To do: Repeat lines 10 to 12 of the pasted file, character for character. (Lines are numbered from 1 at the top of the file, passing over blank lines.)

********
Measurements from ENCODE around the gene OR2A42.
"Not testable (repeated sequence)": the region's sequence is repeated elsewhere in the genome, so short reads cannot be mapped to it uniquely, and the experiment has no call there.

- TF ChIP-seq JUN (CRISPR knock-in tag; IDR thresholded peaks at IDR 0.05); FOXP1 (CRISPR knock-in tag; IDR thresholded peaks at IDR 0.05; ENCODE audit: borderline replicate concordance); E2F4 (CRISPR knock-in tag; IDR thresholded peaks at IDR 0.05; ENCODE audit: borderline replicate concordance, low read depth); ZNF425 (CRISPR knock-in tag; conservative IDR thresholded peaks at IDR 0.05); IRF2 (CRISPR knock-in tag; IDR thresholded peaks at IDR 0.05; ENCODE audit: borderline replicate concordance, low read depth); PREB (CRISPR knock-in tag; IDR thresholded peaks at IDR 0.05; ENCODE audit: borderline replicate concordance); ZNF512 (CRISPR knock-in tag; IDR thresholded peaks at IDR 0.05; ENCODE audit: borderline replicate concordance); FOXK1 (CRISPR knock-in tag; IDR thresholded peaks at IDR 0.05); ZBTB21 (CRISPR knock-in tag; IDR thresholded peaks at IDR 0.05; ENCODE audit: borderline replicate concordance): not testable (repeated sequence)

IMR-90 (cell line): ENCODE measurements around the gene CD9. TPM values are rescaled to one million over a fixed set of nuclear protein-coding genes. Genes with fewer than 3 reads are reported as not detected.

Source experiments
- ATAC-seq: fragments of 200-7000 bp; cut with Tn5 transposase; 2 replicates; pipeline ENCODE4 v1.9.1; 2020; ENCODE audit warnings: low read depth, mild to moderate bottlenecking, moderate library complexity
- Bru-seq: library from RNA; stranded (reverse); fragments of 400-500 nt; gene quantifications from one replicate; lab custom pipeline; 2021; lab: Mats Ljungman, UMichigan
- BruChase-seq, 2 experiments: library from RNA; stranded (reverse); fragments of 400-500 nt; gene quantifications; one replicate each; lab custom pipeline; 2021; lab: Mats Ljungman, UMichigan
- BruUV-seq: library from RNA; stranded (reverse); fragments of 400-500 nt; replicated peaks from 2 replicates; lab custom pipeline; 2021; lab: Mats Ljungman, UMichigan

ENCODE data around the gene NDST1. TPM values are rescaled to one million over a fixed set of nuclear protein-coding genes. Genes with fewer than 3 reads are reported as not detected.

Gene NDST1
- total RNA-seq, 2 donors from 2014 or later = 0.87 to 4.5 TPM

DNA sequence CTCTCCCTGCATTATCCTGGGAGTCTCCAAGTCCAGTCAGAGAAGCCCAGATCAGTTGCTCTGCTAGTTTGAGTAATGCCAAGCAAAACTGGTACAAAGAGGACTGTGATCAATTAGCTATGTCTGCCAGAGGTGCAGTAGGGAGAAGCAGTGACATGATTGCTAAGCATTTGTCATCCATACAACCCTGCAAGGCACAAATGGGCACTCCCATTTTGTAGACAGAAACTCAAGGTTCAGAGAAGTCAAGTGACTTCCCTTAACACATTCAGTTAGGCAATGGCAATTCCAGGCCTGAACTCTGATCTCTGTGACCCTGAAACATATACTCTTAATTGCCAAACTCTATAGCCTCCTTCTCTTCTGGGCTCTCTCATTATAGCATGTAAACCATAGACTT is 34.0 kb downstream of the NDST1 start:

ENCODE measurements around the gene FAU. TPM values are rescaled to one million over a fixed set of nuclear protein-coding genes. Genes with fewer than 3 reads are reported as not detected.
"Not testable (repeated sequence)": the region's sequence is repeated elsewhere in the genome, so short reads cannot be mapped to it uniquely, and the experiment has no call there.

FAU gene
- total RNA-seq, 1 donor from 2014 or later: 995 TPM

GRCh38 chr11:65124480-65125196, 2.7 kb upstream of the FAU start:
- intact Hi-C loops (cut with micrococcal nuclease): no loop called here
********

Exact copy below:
ENCODE data around the gene NDST1. TPM values are rescaled to one million over a fixed set of nuclear protein-coding genes. Genes with fewer than 3 reads are reported as not detected.

Gene NDST1
- total RNA-seq, 2 donors from 2014 or later = 0.87 to 4.5 TPM